Estonian MPs present a bill to ban fur farming
In Animal welfare,Fur bans,Fur Farming,Recent News

Estonian MPs present a bill to ban fur farming

ESTONIA, NOVEMBER – On 14 November 2018, a bill to ban fur farming in Estonia, starting 2024, was presented to the Estonian parliament by social democrat Barbi Pilvre and 17 other parliament members. The NGO Loomus, the Estonian representative of the Fur Free Alliance, welcomes the initiative and invites people to the animal rights march on 24 November in Tallinn.

Pilvre again initiated the bill to amend the Animal Protection Act and the Nature Conservation Act, which would outlaw the keeping and breeding of animals with the purpose of fur production.

NGO Loomus, that consulted the Estonian parliament on this draft, declared its support for the initiative and invited people to attend a march in Tallinn in support of the welfare of animals on November 24. 

The aim of the bill is to ban the keeping of animals solely or primarily for the purpose of producing fur, as well as their breeding and propagation solely or mainly for the purpose of producing fur. If the bill is adopted, fur farms will cease to exist in Estonia from January 1, 2024.

Spokespeople for Loomus say their biggest victory so far, is the presentation of the bill, to the Riigikogu in spring 2017, to ban fur farming. Loomus leader Kadri Taperson says:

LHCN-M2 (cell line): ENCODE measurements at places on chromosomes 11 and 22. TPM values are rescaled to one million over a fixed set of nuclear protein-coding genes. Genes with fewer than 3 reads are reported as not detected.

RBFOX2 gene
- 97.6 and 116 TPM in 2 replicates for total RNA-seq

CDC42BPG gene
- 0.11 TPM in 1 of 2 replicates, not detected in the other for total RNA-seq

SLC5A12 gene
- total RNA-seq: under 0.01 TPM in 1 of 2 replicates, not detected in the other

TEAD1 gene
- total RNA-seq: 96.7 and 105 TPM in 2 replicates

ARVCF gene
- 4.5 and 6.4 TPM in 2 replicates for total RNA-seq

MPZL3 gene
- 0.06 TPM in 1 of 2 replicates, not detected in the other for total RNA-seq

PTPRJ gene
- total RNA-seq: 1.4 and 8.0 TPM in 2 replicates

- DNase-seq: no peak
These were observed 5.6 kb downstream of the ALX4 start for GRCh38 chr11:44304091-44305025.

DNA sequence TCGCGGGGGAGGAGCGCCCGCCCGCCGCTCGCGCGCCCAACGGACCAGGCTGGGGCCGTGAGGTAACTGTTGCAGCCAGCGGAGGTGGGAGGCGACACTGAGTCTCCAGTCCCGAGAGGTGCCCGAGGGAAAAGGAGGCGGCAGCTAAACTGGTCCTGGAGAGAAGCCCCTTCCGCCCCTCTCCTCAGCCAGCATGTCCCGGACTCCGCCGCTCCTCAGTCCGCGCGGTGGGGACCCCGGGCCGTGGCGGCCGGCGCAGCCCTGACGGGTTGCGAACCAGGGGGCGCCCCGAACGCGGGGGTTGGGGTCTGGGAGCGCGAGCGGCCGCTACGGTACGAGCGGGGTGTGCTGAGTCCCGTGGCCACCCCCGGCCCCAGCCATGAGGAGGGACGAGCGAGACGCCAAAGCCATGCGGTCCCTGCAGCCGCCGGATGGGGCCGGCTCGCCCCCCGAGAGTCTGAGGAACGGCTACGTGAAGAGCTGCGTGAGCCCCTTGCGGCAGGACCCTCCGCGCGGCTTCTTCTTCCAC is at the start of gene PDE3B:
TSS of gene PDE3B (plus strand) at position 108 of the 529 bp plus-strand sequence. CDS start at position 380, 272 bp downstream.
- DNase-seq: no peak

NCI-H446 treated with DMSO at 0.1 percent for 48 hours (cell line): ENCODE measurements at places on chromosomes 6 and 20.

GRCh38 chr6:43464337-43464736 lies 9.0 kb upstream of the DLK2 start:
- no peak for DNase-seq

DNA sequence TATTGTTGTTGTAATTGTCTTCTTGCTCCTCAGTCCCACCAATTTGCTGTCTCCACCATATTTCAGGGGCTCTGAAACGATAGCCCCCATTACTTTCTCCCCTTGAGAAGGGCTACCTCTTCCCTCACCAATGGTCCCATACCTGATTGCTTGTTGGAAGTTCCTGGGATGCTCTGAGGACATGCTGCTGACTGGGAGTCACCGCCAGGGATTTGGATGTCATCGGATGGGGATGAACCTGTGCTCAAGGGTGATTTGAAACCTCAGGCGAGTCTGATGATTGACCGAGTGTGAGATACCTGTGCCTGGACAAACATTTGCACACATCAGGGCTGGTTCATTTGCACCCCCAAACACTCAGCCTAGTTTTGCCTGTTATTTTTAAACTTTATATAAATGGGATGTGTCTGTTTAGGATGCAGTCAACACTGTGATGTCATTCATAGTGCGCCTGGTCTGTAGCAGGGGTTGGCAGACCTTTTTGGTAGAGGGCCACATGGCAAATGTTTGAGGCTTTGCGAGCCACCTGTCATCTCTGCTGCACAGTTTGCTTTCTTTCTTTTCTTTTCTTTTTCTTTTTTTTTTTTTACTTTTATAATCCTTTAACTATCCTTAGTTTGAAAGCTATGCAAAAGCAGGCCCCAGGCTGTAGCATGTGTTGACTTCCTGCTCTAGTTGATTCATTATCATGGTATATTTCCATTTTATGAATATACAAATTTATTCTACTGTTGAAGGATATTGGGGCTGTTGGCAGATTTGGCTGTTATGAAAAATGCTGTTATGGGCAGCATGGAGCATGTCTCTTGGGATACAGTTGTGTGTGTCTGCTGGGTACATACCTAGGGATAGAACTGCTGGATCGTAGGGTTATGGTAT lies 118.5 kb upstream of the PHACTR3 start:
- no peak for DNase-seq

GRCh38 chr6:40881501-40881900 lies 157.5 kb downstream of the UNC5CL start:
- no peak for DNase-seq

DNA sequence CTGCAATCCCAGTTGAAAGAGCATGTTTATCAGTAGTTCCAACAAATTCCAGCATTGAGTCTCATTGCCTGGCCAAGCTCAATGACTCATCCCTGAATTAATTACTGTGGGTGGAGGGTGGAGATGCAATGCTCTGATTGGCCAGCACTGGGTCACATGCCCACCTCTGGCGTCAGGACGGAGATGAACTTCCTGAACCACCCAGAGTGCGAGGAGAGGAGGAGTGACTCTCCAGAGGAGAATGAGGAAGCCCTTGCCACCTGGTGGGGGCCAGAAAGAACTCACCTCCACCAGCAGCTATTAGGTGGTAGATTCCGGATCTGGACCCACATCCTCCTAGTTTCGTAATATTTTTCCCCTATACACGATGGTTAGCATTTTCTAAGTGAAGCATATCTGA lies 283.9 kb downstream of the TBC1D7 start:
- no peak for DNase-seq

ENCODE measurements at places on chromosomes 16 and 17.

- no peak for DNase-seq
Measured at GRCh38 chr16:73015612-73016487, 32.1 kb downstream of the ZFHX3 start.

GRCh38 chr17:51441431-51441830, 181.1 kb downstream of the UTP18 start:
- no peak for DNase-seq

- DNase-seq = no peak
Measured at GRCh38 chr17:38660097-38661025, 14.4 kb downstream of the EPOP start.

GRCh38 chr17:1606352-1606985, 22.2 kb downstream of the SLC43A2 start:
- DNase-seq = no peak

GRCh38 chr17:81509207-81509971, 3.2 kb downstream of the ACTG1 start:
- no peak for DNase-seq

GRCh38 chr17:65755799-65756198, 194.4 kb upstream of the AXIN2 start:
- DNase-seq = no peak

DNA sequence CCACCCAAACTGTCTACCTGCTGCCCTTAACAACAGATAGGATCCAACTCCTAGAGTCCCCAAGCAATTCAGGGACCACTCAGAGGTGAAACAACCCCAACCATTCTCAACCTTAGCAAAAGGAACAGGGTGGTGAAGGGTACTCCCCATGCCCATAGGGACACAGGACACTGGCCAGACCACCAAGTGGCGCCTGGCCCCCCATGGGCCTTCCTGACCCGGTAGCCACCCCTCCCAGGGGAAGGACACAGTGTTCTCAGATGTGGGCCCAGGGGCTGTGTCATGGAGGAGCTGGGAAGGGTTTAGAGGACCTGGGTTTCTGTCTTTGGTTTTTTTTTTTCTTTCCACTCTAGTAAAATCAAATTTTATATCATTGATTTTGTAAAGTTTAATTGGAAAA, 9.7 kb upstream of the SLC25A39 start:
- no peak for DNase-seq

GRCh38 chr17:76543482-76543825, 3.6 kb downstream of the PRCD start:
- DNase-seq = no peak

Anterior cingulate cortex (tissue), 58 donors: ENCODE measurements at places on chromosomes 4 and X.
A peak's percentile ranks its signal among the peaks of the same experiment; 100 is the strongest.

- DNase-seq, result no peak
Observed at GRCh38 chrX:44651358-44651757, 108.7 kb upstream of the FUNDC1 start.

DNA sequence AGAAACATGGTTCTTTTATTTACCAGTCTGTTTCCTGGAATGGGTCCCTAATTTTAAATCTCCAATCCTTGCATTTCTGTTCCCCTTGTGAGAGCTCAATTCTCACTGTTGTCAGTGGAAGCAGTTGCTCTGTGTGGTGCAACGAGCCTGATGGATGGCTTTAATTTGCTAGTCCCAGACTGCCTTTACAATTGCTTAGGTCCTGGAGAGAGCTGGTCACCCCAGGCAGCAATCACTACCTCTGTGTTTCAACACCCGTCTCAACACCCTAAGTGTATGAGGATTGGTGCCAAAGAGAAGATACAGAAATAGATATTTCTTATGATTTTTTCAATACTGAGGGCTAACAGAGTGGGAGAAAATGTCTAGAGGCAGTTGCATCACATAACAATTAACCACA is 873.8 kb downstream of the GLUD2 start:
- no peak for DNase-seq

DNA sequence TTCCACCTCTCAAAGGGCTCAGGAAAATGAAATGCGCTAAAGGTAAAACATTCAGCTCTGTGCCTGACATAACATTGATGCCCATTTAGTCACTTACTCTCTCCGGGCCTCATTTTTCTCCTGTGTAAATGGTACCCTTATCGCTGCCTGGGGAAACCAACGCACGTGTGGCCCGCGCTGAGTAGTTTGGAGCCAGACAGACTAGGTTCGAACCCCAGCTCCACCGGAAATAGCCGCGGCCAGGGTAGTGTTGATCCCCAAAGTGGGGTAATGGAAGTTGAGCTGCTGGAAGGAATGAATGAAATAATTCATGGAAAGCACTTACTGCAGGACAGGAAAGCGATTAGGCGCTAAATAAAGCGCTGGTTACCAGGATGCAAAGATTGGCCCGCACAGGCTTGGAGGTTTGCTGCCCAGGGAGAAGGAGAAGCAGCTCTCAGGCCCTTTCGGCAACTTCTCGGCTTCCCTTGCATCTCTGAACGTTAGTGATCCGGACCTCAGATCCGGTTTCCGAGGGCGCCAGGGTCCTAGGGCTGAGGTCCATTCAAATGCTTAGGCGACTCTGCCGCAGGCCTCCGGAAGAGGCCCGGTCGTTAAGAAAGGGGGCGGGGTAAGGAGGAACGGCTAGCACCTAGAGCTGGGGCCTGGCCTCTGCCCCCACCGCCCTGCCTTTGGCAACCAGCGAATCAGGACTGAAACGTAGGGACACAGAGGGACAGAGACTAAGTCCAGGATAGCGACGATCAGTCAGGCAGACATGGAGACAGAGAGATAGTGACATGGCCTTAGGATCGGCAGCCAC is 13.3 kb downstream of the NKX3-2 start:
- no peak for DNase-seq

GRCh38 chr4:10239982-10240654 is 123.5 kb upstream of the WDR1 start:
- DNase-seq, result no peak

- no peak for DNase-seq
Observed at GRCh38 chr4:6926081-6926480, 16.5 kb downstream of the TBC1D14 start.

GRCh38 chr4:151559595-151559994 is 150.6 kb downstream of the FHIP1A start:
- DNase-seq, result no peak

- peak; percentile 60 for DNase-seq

“As the bill was not passed by the parliament then, we very much hope that the new initiative is more successful and fur farms will discontinue their activity also in Estonia soon.”

A manifest to support the fur farming ban, initiated by Loomus in 2014, is signed by all the major animal welfare organizations of Estonia, along with over 60 other non-governmental associations and businesses of various origin.

Fur farming is banned or is being out-phased in Austria, Belgium, Bosnia and Herzegovina, Croatia, Czech Republic, Germany, Luxembourg, Norway, Republic of Macedonia, the Netherlands, Serbia, Slovenia and the UK, while partial bans are in effect in Denmark and Sweden. The country to adopt a ban most recently was Norway, where fur farms will cease to exist in 2025. Furthermore, parliamentary discussions on fur farming bans are currently taking place in Ireland, Lithuania and Poland.

Estonian MPs present a bill to ban fur farming